saying that if he could only tech one technique it would be 'note gone'.

yeah there seems to be something interesting there. I just went to eat
an apple and paused to examine the mind's activity. There was definitely
an intentional self (skipping past the individual sensations that make
up that), and I was able to elicit craving by considering the world in
which I bite into the apple and it tastes really good vs the one in
which I find out it is rotten. Then, biting into the apple the intending
self drops out to be replaced by the experiencer of the actual flavor.
Watching this self drop out what I noticed was that although this
particular self (get apple self) could have been frustrated or satisfied
in its goal, while it was active there were no other selves to be
frustrated or satisfied. So the satisfaction or frustration of that self
occurs in a larger space that is mostly *not* frustrated or satisfied,
but content. This feels related to fundamental ignorance, to the mind's
tendency to skip over everything that isn't surprisingly good or
surprisingly bad. Also, it felt more obvious than usual how craving
plants the seed for future craving. This self was reinforced by being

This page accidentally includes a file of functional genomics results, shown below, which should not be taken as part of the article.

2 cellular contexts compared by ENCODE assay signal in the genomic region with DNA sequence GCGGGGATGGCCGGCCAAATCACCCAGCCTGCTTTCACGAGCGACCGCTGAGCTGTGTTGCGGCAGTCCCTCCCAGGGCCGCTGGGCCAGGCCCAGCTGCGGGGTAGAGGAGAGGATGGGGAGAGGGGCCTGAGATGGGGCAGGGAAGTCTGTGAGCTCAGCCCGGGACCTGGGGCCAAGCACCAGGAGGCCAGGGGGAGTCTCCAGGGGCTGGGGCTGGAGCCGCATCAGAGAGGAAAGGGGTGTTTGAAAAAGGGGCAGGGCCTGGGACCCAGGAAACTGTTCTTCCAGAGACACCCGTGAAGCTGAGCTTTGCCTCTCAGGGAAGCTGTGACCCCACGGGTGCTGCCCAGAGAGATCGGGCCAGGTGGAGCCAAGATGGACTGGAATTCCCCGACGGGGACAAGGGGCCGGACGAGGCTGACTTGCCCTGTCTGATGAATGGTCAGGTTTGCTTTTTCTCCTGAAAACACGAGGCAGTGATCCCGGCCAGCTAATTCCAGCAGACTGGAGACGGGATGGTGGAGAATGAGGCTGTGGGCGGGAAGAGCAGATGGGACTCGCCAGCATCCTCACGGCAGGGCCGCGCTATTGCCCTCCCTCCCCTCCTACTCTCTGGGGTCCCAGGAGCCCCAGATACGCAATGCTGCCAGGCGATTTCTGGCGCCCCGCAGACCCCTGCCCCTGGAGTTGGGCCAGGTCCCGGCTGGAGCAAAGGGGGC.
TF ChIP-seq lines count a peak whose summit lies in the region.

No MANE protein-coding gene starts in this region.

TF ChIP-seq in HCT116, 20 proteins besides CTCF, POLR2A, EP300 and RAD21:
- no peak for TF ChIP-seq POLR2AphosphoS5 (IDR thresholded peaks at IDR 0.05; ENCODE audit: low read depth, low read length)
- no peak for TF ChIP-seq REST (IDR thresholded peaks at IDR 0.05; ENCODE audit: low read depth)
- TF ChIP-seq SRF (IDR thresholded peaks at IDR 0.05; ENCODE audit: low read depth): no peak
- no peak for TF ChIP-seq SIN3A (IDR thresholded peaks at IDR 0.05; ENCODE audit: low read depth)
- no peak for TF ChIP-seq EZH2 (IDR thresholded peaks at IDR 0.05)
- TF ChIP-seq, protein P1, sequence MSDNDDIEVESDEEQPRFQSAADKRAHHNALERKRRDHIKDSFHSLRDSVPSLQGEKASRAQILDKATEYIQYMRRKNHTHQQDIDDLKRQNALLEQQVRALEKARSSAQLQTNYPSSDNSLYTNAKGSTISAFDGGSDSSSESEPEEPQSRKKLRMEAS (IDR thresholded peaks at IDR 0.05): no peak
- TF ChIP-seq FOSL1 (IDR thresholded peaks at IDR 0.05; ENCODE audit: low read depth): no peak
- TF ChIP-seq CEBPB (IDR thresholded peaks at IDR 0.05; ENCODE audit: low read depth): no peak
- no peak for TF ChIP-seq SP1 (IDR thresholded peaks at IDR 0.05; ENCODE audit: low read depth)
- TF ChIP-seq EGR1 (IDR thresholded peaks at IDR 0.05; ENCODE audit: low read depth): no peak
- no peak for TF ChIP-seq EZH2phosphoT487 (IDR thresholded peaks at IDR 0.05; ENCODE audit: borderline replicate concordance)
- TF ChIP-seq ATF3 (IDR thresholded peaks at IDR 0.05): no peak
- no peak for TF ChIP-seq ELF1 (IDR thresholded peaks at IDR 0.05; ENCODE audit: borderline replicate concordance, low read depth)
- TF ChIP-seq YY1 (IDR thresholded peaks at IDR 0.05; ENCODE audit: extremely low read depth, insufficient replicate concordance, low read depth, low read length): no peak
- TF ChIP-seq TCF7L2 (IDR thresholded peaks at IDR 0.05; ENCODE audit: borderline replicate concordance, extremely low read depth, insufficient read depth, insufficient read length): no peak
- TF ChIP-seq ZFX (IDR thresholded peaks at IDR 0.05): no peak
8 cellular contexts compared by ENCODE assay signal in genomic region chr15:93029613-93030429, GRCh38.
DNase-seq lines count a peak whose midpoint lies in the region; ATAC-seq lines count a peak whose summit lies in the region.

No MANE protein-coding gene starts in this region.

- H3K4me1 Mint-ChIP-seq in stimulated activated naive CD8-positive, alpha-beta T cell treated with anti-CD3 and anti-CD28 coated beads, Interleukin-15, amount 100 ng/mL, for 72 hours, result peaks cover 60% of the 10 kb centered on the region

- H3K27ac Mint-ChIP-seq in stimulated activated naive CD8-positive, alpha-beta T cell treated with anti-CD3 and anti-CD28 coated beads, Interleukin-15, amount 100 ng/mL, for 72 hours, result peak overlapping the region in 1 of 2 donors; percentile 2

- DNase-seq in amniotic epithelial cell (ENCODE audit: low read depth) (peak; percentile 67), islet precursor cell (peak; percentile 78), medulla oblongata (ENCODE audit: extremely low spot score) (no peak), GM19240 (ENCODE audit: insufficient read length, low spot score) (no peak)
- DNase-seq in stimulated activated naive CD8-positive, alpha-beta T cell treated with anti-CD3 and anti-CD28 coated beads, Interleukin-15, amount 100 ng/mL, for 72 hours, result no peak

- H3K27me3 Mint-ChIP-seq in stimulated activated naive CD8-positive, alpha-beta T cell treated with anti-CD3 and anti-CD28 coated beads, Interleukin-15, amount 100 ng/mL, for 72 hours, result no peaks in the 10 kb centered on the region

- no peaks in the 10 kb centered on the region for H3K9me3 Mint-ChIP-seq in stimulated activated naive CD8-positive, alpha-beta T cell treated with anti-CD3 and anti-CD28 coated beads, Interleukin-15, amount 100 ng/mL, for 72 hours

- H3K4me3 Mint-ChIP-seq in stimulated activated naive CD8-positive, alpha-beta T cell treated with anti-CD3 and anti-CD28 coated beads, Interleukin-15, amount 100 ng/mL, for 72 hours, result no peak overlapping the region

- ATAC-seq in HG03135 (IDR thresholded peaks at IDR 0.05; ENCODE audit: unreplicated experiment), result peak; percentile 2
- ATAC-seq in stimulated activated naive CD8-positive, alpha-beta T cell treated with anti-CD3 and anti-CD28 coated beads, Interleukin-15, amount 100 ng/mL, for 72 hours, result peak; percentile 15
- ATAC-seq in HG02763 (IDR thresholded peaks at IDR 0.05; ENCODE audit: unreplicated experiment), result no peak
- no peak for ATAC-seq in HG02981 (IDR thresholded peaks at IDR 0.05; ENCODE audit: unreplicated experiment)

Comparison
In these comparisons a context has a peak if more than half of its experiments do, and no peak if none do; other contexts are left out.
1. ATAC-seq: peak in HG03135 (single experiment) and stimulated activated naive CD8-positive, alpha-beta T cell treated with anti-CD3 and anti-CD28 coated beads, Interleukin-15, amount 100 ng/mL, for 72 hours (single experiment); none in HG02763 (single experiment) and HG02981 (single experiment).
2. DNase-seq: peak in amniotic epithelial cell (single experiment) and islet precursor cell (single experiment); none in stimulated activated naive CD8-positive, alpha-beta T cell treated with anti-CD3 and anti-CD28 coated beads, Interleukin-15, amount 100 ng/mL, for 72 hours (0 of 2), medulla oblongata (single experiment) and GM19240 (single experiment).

successful in causing the sensations of sugar and calories so it is ever
so slightly upvoted.

This suggests one reframe as: figuring out how to configure things such that
selfing gets flagged as an error and thus gets promoted to conscious

shargrol4 points · 14 hours ago · edited 13 hours ago
sounds intellectual. In both of your path examples, there is some
"thing" that watches, gets caught up, remembers, etc. This would be
normal, conventional psychological thinking and experience. Everyone is
capable of these types of relationships with experience.The
road to stream entry causes a deep change in how we view the idea of
there is some person "in here" relating to the world "out there" and the
idea that "I am the mind and experience is in my mind".Where
is the boundary between self and other? Where is the division between
my mind and the world? Insight, albeit incomplete, into those sorts of
questions happen with (A&P and) path moments. And those kinds of
insights simply cannot be described.The
very cool thing is along the way to the various path moments, we learn a
lot about the way our mind works, so we adopt more skillful ways to
live...But fundamentally psychological thinking/models is different than the meditation models. They are different domains.
EDIT: I just re-read this and it sounds kind of dismissive --- that's not my intention.My